Meet Mary, Sickle Cell Warrior, Poet and Creative Writer
Dating is a bit of a hurdle for everybody. Jumping through hoops of fire trying to impress the other party, learning about what you like and dislike, managing expectations of family members (if you’re planning to get in deep like that!) etc. I’m no different to you, these are all factors I’ve had to consider and overcome in dating, along with some other things…
As a sickle patient (HbSS) I tell potentials about the sickle almost instantaneously. I do not hide the fact I have sickle, my main reason (in terms of dating) being I want people to make an informed choice. I do not want to trick anybody into being with me by omitting vital information. And if I am being brutally honest, I do believe that anybody dating someone with a long term illness has every right to know IN ADVANCE what exactly they are signing up for.
This comes with hurdles, explaining what sickle cell is, the various treatments I have to undertake, the impact on my self esteem, the fact he needs to take a blood test as early as possible so we can find out if we can even be together, there is a lot. Even explaining how it affects my life. Like for example, I am on a transfusion programme at the moment, prior to that I was on a chemotherapy treatment programme (yes sickle cell is sometimes treated with chemotherapy) so when I started to lose my hair it was a massive blow to my self-esteem, explaining my constant low mood to my then boyfriend was difficult, thankfully he was understanding.
But it’s not all big things like that, sometimes I get tired. I cannot articulate the type of tiredness either, it is more than “oh I need a nap!” It’s a tiredness whereby I feel like I could drop down and die. So sometimes I cancel date plans last minute or try to change going out to just chilling indoors which some guys have taken badly, thinking, or rather assuming I’m uninterested- because they don’t understand. I know it is difficult to understand so I try my best to be patient (pun intended!)
I’ve been on the transfusion programme for about three/four years so my arms are scarred pretty badly. It’s actually something I’ve never noticed or even perceived negatively. Until one day, I went on a date and my date asked me “Urgh! What’s all that on your arms?” I told him I was a reformed heroin addict. I have to make light of statements like that otherwise I’d cry. His face dropped, after I finished laughing hysterically I explained I had sickle and I was on treatment. That was a first date. Usually people only display their best self on date one, but many sickle patients have to disclose a whole heap of private medical history, to somebody who is essentially a stranger. Sometimes we may not even intend to, but the questions about the scarring or about the yellow eyes leave us no choice. It’s either that or we could lie, the latter I’d never recommend because it will always end badly.
This is why I’m open about the condition. Well, partly. That and I don’t want to shock anyone if I went into crisis around them! 😂
No, but seriously, jokes aside, it’s important to be open and honest when dating.
I mean, being open does not necessarily mean things will always go your way. A few years ago I started dating a guy who I thought was perfect. Okay, not perfect, but we were compatible. He was nice, we got along, had similar interests, you know the deal. He knew I had sickle, he didn’t mind…or so I thought. A few months in and I fell ill and was admitted into hospital. It was not a serious crisis, by that I mean there were no organ complications, no severe infections just a crisis that required chronic pain management. Hospital reception is quite poor so this gentleman I was dating at the time, had been trying to get into contact with me for some days, but to no avail. Once I was moved to a ward with reception all the messages came through. I messaged him back “Hey hun, sorry for the delayed response, I’m in hospital.” He called me almost immediately to ask what happened. I explained I had a crisis but that I was okay, he asked which hospital I was at and informed me that he would come to see later that day. He never came to see me despite his promise. When I called or messaged him, I got no response. I never heard from him again, well, I didn’t hear from him for five years. He did recently try to pop up, I heard him out, I accepted his apology but I told him never to contact me again.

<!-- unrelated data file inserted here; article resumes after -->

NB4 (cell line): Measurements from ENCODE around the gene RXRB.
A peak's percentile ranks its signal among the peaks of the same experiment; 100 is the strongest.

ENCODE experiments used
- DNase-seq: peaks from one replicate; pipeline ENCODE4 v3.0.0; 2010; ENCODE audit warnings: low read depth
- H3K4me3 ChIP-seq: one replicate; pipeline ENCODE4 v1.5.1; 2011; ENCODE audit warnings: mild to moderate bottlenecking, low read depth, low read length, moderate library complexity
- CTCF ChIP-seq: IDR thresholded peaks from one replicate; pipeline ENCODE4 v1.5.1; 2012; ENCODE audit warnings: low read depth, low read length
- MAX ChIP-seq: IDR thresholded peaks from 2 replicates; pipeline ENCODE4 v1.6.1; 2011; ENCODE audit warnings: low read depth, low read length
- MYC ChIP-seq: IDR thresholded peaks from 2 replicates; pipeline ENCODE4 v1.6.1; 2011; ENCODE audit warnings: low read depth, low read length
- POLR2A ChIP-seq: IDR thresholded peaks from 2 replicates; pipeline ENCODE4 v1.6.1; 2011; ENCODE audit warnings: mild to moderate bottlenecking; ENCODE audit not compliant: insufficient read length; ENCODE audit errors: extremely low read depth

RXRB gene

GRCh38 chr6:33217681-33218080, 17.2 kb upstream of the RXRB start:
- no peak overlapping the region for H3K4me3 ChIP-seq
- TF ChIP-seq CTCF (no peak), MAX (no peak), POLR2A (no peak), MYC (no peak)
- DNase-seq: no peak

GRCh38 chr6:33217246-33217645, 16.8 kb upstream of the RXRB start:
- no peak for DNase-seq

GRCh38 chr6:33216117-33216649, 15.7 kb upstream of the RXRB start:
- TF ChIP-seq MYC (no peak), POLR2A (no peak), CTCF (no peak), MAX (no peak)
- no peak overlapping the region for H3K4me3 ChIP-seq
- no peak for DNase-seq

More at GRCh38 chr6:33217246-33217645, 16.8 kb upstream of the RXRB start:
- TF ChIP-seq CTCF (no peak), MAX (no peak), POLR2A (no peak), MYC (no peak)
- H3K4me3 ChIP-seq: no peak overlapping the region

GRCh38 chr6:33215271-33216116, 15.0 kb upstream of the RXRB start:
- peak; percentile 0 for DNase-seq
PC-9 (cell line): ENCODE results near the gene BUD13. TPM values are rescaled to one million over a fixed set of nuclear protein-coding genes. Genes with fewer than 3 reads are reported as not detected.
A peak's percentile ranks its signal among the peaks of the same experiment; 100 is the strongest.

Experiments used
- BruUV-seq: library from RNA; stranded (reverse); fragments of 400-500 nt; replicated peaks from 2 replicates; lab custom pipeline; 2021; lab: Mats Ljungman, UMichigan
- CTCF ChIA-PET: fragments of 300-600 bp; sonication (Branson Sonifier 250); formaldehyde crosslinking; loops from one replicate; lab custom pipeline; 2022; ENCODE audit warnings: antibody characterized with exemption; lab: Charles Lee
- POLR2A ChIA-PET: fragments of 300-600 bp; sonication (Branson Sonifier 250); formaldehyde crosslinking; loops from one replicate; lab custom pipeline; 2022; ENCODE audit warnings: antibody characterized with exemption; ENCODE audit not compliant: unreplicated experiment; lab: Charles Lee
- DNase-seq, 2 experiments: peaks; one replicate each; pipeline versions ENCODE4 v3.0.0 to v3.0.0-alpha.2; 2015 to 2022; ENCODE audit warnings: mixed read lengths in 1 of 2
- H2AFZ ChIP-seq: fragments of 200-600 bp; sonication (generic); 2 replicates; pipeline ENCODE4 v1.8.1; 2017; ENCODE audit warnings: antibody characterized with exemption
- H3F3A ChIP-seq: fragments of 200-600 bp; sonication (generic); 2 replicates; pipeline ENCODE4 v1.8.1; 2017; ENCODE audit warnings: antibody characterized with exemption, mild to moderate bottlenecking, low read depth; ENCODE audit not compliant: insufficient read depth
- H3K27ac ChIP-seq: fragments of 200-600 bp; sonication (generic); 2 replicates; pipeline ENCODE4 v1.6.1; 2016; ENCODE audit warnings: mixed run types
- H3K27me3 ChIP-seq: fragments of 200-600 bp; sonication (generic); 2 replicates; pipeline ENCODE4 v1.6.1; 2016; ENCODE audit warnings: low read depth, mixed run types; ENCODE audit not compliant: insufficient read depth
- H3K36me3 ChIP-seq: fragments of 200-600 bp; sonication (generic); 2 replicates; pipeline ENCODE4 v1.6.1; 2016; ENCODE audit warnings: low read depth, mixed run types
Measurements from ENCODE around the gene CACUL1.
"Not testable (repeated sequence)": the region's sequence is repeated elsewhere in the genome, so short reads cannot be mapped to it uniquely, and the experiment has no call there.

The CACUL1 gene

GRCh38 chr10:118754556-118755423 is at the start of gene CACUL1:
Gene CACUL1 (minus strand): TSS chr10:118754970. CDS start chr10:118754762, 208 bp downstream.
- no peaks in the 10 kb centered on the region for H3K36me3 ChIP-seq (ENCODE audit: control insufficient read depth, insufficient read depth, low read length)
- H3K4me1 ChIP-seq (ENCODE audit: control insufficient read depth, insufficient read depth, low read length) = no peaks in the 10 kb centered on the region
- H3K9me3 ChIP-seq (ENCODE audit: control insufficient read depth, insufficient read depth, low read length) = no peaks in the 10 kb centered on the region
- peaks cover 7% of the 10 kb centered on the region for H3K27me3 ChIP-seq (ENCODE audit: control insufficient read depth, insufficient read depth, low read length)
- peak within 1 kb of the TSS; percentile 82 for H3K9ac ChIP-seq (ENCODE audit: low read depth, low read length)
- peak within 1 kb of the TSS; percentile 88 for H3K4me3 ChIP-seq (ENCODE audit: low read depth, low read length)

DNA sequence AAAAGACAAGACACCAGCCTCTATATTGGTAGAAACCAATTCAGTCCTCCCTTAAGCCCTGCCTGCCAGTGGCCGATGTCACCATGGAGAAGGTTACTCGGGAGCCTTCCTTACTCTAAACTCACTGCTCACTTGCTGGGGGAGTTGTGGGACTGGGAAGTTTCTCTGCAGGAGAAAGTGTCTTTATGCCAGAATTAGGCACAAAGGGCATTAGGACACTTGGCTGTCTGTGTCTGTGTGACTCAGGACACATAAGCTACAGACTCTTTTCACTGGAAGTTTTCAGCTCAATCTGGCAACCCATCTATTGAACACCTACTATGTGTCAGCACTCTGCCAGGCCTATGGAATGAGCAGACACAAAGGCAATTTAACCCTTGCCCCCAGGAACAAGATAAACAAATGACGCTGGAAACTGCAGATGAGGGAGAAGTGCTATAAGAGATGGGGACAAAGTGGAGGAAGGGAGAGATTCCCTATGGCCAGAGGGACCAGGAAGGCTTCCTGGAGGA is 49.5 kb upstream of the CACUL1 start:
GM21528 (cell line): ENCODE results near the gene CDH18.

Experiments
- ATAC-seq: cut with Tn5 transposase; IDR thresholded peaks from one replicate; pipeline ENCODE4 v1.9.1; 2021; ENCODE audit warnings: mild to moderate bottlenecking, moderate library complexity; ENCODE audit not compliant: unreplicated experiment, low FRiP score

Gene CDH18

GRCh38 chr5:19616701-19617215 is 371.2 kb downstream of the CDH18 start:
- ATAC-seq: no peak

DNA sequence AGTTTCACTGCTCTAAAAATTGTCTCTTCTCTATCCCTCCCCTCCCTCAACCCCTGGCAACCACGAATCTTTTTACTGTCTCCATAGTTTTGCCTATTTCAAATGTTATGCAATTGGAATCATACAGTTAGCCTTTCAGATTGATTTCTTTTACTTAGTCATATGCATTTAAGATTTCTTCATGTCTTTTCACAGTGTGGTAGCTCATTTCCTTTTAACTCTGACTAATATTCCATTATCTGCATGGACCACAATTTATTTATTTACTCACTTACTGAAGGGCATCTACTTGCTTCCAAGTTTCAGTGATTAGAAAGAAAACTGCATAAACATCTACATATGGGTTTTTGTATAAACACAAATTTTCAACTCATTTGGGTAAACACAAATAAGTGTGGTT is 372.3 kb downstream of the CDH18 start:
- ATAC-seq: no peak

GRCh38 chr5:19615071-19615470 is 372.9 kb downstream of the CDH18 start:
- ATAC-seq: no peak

That was a difficult pill to swallow. I thought I had done everything right by telling him in advance. Why didn’t he want me? A little part of me grew up that day, I realised that nobody owes me anything, and it was a lesson I needed and that I have never forgotten.
There were more lessons I had to learn.
It’s not all bad though, I have many negative dating experiences due to being a sickle patient, but with everything where there is bad, there is also good.
I’ve met some absolutely amazing men. Men, who have been at the hospital every single day through some of my darkest days. Men, who have put on a brave front when they knew I was scared. Men, who have wiped my tears and massaged my pain riddled limbs. Men, who made sure I never gave up hope. So I do know they exist.
Though secretly, a part of me does feel as though I will never find somebody to be with long term to start a family with; because even the good guys I met were still human. Even they had breaking points where they could no longer handle the burden of having a sick partner. I understand that, I know not everybody is equipped to deal with a sick person and I do believe people should not be guilt tripped because of it. At the end of the day, sickle cell is not their cross to bear, as it were, it is mine.
But I do hope that one day I will find somebody willing to try and help me lighten the load a bit, because I do want a family one day. So I guess we will wait to see what comes of the future.